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Online Clothing: No. 1 Retail Category

Posted on Wednesday, May 23rd 2007

Sales of clothing have surpassed sales of computer hardware and software for the first time in the ten years of online retailing, according to a new report by Forrester Research for Shop.org. Online sales are forecast to increase 18% this year to $259 billion.

In 2006, clothing and accessories, including shoes, totaled $18.3 billion against $17.2 billion for hardware and software, long the frontrunner for non-travel online sales. The category moved into second place in 2006 at $17.2 billion, followed by sales of autos and auto parts ($16.7 billion) and home furnishings ($10 billion).

I can tell you from deeply painful personal experience, that this was not the case 7-8 years back when we did Uuma. This year, however, experts expect 10% of all US clothing sales to happen online.

Unlike other segments, the category is dominated by old brick-n-mortar retailers who have reinvented themselves: J.C. Penny, Nordstrom, Gap, Land’s End, Nike, etc. A notable exception is shoe retailer Zappos, which shows promise in becoming an independent retail brand.

Against that backdrop, I looked at Gap, Inc. (GPS) and its recent woes. Revenues declined from 2006 fiscal year to 2007. Nordstrom (JWN), on the other hand, is a great growth story, with a stock that has appreciated hugely from mid 2003 to now. What % of this growth is due to their growing skills in online sales? Ralph Lauren (RL) also continues to grow. What is their online strategy, though?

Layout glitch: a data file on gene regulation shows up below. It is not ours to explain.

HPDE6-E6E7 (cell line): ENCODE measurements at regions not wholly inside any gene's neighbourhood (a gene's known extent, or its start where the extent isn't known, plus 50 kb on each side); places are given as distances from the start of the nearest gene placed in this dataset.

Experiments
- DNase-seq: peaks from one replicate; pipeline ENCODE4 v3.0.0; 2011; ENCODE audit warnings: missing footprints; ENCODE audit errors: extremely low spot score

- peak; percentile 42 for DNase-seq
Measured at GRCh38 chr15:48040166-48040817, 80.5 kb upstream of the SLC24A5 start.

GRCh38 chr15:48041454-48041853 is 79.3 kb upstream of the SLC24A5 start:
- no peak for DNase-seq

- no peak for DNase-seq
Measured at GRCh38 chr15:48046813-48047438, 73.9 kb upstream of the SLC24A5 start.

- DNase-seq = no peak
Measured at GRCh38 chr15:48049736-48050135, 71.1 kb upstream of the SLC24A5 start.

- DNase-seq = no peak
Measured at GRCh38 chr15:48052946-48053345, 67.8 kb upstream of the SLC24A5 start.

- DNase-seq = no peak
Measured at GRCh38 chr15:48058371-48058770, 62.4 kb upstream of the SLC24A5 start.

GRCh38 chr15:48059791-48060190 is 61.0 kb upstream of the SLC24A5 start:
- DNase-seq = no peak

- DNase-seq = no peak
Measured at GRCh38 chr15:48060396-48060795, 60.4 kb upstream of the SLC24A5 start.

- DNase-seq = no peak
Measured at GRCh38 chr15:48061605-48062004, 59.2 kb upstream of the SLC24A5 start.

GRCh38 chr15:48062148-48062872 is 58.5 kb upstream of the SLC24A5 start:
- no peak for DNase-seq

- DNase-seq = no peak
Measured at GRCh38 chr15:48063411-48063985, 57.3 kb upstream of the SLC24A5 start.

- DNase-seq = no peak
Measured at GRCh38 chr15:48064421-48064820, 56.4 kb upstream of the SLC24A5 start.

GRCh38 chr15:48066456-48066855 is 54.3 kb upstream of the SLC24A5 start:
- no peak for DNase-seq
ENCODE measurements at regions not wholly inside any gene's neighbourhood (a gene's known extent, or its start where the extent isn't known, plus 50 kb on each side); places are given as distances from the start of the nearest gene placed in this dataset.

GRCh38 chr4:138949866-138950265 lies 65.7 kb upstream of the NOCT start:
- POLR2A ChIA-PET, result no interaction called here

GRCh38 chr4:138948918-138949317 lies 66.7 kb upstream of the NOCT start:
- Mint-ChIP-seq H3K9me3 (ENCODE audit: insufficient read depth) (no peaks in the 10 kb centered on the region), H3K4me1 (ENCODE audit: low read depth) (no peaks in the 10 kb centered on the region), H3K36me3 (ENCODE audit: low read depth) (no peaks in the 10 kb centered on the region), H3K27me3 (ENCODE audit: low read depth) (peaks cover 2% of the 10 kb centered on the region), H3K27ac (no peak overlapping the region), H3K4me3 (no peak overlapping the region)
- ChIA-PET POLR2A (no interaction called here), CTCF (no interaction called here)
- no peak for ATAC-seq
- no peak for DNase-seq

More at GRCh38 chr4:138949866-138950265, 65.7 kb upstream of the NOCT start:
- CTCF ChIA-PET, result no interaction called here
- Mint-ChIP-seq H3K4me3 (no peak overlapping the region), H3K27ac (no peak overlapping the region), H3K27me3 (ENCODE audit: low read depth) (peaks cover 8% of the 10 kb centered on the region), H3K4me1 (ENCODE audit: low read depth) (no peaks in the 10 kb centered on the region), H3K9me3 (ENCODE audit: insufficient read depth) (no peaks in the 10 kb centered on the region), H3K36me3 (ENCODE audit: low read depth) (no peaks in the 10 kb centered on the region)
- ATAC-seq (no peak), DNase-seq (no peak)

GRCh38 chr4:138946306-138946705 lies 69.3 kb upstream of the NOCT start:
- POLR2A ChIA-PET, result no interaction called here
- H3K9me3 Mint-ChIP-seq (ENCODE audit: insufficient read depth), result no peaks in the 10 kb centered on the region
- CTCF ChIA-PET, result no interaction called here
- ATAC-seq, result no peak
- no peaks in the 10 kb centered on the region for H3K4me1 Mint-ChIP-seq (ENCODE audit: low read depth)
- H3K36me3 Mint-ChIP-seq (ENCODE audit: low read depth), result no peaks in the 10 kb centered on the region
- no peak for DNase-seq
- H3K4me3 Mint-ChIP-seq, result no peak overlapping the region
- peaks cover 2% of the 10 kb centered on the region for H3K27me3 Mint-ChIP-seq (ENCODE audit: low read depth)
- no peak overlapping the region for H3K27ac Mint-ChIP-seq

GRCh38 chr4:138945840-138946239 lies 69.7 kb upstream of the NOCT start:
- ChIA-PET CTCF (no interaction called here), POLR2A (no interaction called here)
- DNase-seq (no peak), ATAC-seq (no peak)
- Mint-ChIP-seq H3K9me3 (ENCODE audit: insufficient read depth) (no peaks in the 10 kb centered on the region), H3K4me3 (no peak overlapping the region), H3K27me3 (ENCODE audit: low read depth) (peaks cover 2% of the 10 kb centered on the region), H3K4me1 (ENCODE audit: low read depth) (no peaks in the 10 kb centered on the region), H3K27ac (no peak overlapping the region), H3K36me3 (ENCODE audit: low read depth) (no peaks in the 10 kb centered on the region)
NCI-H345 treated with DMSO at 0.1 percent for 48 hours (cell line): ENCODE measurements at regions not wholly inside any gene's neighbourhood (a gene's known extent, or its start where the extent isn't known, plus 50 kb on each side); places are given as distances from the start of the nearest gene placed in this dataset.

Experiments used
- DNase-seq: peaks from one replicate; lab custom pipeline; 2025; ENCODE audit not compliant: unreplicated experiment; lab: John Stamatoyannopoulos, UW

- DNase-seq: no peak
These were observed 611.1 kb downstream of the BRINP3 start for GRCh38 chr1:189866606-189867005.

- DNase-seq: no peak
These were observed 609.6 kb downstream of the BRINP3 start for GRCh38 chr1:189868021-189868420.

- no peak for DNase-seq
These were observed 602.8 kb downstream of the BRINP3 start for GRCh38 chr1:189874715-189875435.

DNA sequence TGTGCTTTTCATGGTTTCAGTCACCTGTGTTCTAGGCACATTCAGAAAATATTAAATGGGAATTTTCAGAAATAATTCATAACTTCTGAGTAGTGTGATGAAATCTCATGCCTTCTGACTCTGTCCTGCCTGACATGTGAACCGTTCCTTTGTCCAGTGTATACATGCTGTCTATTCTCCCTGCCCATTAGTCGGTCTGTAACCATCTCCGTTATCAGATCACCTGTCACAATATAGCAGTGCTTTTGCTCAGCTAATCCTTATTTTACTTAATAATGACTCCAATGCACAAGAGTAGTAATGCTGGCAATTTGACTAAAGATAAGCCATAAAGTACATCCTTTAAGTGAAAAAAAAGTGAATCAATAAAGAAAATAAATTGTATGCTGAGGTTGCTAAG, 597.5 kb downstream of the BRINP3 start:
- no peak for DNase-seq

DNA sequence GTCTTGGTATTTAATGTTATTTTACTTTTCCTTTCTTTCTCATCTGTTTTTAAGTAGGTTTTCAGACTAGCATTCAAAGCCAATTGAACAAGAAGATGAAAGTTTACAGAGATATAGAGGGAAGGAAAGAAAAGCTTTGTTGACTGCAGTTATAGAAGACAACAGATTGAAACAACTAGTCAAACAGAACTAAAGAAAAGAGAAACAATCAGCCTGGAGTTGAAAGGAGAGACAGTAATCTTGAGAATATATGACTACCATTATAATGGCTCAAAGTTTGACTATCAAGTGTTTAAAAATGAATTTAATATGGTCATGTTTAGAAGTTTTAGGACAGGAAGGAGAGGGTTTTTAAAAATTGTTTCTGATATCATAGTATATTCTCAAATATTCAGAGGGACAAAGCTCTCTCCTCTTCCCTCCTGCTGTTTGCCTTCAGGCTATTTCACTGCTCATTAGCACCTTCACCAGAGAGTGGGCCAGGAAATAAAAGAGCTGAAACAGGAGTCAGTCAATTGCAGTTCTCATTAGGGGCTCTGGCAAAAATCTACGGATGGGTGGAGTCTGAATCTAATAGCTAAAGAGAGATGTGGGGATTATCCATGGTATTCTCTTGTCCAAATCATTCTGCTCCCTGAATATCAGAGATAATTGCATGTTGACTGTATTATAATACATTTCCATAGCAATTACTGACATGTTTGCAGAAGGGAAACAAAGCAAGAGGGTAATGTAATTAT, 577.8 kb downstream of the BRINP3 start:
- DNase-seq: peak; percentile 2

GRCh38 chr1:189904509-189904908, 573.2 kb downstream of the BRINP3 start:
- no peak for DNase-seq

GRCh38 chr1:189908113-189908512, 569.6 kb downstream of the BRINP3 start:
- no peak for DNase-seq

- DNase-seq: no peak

We have a generation of shoppers developing in America that are online junkies. As they advance in their years, and their wallets grow in size, it is essential for big retailers to develop sophisticated online strategies.

I gave an example from the fashion world to illustrate my vision of Personalization in my definition of web 3.0. It uses technology to develop highly personalized understanding of users and their needs and preferences, and turning that knowledge into merchandising excellence.

Failing to incorporate Personalized Merchandising and precise analytics capability is going to become a fatal disaster.

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The link to the example from the fashion world that illustrates the personalization definition is broken (2nd to last paragraph). Would be interested in reading it.

Mark Gardner Wednesday, May 23, 2007 at 10:21 AM PT

Sorry, Mark. It’s fixed now.

Sramana Mitra Wednesday, May 23, 2007 at 10:38 AM PT

[…] All of the above IS possible. And today, finally, online clothing as a category has reached critical mass, such that people’…. […]

Sramana Mitra on Strategy » Blog Archive » Gap's Turnaround Strategy Thursday, May 24, 2007 at 6:16 AM PT